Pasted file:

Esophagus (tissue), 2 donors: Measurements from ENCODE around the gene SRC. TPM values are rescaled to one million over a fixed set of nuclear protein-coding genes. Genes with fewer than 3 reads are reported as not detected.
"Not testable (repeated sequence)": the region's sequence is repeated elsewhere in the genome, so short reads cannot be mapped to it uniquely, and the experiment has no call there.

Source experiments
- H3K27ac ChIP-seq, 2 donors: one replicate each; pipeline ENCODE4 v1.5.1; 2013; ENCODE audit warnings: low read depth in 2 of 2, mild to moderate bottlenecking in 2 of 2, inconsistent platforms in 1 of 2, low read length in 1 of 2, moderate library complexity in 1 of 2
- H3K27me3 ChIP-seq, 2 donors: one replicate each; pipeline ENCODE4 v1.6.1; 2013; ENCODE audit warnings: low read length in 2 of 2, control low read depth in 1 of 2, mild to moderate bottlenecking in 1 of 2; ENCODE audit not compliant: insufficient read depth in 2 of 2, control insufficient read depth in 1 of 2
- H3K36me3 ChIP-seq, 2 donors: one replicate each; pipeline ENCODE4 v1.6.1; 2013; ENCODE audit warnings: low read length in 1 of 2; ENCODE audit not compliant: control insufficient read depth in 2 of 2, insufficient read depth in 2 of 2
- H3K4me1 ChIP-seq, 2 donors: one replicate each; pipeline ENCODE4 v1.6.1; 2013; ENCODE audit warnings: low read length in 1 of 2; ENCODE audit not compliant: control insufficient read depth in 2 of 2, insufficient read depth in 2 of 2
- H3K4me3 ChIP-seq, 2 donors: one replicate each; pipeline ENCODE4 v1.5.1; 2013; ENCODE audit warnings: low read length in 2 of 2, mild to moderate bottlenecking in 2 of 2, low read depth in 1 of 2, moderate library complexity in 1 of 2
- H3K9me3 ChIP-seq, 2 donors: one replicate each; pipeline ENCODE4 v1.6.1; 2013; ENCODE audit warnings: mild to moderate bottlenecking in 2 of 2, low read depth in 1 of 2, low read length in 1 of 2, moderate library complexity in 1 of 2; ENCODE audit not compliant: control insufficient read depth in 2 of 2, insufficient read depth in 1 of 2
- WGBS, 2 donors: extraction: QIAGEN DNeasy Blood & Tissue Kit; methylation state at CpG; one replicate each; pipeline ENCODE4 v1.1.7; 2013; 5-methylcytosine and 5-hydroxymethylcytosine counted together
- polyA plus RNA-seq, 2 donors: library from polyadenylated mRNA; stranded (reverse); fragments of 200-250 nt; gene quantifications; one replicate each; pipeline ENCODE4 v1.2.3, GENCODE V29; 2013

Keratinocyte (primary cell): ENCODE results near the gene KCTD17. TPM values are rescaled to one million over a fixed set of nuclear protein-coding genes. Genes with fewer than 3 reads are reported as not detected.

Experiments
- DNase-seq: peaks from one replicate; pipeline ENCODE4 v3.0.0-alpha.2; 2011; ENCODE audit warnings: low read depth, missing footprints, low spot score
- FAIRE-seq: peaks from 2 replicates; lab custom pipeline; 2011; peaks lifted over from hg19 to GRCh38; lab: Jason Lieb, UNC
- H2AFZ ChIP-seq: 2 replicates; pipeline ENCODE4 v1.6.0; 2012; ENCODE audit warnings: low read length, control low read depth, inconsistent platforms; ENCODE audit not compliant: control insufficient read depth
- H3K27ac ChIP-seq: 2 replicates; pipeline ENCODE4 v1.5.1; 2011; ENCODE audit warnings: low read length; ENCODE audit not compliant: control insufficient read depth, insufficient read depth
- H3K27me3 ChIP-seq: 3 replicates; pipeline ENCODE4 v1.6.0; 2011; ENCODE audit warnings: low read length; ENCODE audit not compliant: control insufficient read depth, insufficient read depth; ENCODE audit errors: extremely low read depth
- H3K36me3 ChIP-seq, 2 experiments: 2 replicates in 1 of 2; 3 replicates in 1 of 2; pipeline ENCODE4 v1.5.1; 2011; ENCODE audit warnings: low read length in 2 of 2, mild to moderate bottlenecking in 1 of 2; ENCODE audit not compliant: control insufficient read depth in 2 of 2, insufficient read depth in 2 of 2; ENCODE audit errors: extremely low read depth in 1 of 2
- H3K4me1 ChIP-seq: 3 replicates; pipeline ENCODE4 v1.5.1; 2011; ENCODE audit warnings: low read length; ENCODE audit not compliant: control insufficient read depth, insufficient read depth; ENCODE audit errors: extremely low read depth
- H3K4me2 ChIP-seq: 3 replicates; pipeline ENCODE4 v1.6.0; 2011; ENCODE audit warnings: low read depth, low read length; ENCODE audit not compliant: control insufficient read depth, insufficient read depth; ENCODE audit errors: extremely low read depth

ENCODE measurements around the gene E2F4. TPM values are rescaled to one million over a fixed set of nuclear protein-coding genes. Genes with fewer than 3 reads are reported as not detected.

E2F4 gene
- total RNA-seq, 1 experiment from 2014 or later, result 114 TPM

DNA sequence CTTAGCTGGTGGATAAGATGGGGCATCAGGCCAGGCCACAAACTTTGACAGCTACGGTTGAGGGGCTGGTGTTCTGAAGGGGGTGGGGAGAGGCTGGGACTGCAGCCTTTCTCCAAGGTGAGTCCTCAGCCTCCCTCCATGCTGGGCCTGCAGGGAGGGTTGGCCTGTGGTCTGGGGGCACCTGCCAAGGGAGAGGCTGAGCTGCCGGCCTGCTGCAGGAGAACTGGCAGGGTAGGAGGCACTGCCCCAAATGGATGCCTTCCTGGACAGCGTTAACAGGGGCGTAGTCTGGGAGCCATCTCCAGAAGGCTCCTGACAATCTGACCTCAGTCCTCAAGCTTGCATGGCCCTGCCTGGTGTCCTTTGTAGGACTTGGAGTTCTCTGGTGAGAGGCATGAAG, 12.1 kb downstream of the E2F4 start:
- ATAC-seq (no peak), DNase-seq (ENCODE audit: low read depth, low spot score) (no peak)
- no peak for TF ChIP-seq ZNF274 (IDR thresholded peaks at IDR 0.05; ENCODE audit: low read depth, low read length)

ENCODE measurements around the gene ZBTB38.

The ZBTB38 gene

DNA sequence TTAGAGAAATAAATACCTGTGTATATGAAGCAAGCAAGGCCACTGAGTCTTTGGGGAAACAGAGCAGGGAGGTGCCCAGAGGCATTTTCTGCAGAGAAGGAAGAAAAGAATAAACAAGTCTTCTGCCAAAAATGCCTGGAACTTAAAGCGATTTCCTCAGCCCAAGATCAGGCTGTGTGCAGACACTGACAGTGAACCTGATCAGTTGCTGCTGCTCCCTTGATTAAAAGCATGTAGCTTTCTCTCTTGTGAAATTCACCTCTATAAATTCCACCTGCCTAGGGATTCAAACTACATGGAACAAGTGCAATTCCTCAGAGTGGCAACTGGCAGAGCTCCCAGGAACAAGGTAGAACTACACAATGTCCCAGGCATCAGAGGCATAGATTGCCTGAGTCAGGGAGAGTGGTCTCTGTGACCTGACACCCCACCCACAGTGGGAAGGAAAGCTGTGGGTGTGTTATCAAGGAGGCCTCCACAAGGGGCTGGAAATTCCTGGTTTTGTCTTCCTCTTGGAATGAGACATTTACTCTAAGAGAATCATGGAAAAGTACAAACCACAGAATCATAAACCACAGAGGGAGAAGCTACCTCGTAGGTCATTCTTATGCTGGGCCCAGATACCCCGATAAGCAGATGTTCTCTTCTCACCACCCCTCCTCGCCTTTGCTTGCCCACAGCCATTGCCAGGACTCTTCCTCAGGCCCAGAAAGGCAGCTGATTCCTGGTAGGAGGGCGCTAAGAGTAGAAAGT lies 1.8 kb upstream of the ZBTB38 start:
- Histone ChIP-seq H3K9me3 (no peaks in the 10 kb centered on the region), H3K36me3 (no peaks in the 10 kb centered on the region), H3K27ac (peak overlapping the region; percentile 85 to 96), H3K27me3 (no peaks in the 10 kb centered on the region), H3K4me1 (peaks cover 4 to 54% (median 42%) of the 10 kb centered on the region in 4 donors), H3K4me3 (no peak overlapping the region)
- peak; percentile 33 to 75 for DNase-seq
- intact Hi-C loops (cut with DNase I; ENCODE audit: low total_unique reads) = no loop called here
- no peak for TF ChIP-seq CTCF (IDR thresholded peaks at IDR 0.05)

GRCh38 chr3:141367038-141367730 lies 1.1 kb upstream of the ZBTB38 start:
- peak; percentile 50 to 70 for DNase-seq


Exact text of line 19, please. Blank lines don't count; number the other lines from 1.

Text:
- H3K36me3 ChIP-seq, 2 experiments: 2 replicates in 1 of 2; 3 replicates in 1 of 2; pipeline ENCODE4 v1.5.1; 2011; ENCODE audit warnings: low read length in 2 of 2, mild to moderate bottlenecking in 1 of 2; ENCODE audit not compliant: control insufficient read depth in 2 of 2, insufficient read depth in 2 of 2; ENCODE audit errors: extremely low read depth in 1 of 2